Japan in Their Own Words (JITOW)/日本からの意見

Special Dialogue on Japan-U.S. Relations, Part 1
- Looking back on postwar Japan-U.S. Relations
Yasushi Watanabe: Professor at Keio University. / 
Sadaaki Numata: Chairman, The English-Speaking Union of Japan and former ambassador to Canada and Pakistan.

December 13, 2022
Watanabe: Based on your involvement in various aspects of Japan-U.S. relations, including interpreting at the meetings between the prime ministers and the presidents, how do you view U.S.-Japan relations today?

Numata: I recall vividly the meeting between Prime Minister Ohira and President Carter on May 2, 1979, which I interpreted. When President Carter expressed the desirability of a more equal relationship between the U.S. and Japan, Prime Minister Ohira responded:
"As I look back over the postwar years, our relationship has gradually but steadily developed from a vertical to a horizontal relationship. In all candor, however, our relationship is not fully equal yet. I also feel, in candor, that there are some aspects in which the Japanese people are not fully aware of the extent of their strength. It is important for our people to have an accurate perception of their own strengths and responsibility so that they can have an influence on a variety of issues in world affairs. I am trying to make them aware, but the change of perception is not as complete, perhaps, as you desire."

As we look back in light of Prime Minister Ohira's statement, the "protector/protected" relationship of the 1950s created in Japan a tendency to presume upon U.S. benevolence as well as antipathy toward dependence on and subordination to the U.S. and a desire for self-reliance and independence. Subsequently, the relationship shifted from "a strong US and a weak Japan" to "a less strong US and an economically powerful Japan," then to "a still strong US and a weakening Japan," and finally to "a more constrained US and a stagnant Japan”. During this period, it was feared in Japan that Japan could be entrapped in U.S. wars such as in Vietnam (fear of entrapment) and also that the U.S. might abandon Japan by shifting its priority elsewhere, for example, to China (fear of abandonment).

When Prime Minister Ohira talked about a "horizontal" relationship, he had in mind engagements with other countries and responsibility-sharing in the international community. From the 1980s to the 2000s, the issue of responsibility-sharing in managing the global economy and tackling international security threats such as the Gulf War and the wars in Afghanistan and Iraq gradually came to the fore.

In the period from about 2010 until now, U.S. power has come to be considerably constrained. The Taliban has been reinstated in Afghanistan, North Korea's nuclear threat is becoming more and more blatant, and China is bent on strengthening its military power. Despite President Trump's assertion of "America First," the U.S. global leadership has been in decline. With the 2015 revision of the Guidelines for Japan-U.S. Defense Cooperation, the division of roles between the JSDF and the U.S. forces, previously contemplated for the contingency of an attack against Japan and for an armed conflict around Japan in the event of a Korean contingency, was expanded to include the JSDF providing logistical support, such as resupply, to the U.S. forces fighting in areas far from Japan, such as the South China Sea and the Middle East. The global significance of the Japan-U.S. alliance thus came to be accentuated. Russia's invasion of Ukraine this year, followed by closer Sino-Russian collaboration, intensified the race among the U.S., China, Russia, and others for control of the international order. Japan, for its part, is called on to respond to the situation in full cognizance of its responsibilities. Work is underway to formulate the new national security strategy including drastic strengthening of the defense capabilities. The question Japan is facing is how it can take a leadership role in tackling global issues such as terrorism, global warming, and protectionism while promoting the Free and Open Indo-Pacific vision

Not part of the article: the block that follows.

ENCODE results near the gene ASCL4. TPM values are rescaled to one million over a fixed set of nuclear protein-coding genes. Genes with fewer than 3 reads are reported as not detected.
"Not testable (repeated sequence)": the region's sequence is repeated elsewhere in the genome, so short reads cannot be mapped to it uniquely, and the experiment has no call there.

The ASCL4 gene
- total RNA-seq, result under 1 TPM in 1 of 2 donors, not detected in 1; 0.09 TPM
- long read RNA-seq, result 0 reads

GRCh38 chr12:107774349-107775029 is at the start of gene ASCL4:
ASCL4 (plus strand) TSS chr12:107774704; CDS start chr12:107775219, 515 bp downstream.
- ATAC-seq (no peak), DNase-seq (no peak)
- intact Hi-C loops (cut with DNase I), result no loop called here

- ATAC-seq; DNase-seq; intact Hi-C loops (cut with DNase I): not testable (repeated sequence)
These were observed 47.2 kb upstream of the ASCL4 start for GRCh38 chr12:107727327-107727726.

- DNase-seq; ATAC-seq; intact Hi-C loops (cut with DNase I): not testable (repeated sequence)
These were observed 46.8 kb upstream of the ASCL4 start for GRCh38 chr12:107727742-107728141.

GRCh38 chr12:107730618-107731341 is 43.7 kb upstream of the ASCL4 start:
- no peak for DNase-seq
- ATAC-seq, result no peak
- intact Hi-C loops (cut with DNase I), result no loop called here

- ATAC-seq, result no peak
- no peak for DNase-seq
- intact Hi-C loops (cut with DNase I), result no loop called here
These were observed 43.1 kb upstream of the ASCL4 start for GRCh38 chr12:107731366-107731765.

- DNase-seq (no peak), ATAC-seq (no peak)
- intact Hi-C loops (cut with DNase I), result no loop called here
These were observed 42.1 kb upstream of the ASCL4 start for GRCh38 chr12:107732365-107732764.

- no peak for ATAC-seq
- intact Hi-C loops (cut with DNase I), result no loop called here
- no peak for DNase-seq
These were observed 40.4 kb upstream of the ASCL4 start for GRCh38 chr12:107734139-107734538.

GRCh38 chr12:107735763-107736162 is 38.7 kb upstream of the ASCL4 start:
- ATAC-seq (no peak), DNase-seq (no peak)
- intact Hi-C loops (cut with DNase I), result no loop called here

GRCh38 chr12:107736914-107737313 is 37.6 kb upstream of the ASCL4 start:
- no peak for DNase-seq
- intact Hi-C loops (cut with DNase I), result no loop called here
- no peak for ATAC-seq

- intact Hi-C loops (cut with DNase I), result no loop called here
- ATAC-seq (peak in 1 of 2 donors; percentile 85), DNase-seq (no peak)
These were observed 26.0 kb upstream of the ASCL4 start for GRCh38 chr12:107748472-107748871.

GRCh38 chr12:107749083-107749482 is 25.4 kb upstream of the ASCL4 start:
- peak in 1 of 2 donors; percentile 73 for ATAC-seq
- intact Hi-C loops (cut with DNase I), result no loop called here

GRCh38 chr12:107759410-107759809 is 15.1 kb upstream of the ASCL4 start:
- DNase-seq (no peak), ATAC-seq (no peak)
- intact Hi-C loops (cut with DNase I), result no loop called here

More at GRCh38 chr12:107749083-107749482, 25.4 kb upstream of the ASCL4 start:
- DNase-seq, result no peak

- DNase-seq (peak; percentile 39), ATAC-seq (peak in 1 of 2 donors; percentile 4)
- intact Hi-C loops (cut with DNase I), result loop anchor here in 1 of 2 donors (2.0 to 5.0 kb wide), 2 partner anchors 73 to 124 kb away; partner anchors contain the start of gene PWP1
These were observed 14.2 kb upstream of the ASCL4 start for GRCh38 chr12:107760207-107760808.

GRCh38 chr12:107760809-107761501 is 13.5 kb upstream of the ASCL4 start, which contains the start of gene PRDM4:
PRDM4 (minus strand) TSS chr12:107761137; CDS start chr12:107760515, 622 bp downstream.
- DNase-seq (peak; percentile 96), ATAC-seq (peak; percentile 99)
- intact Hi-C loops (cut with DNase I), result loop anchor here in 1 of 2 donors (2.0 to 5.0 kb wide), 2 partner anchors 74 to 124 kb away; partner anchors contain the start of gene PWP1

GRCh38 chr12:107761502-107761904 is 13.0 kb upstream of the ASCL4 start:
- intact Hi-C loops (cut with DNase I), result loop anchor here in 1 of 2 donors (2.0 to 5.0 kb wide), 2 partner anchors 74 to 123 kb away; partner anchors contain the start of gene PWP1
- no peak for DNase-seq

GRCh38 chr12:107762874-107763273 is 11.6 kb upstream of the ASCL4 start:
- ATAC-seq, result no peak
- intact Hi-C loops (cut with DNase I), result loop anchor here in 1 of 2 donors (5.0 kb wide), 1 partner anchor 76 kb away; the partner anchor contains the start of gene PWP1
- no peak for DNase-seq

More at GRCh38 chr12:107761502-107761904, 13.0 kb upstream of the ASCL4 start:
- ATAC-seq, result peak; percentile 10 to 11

Watanabe: From the time when Japan wanted to be equal but still looked up to the U.S. in a vertical mindset, Japan's economic power has declined and it is no longer a threat to the U.S. Also, the U.S. no longer has the power it once had. At the same time, the importance of the relationship with the U.S. is being recognized anew in Japan in the context of the situations surrounding China and Ukraine. I think that the Japan-U.S. relationship, which has tended to be seen in a vertical framework, has gradually become more horizontal and more equal, exactly as mentioned by Prime Minister Ohira.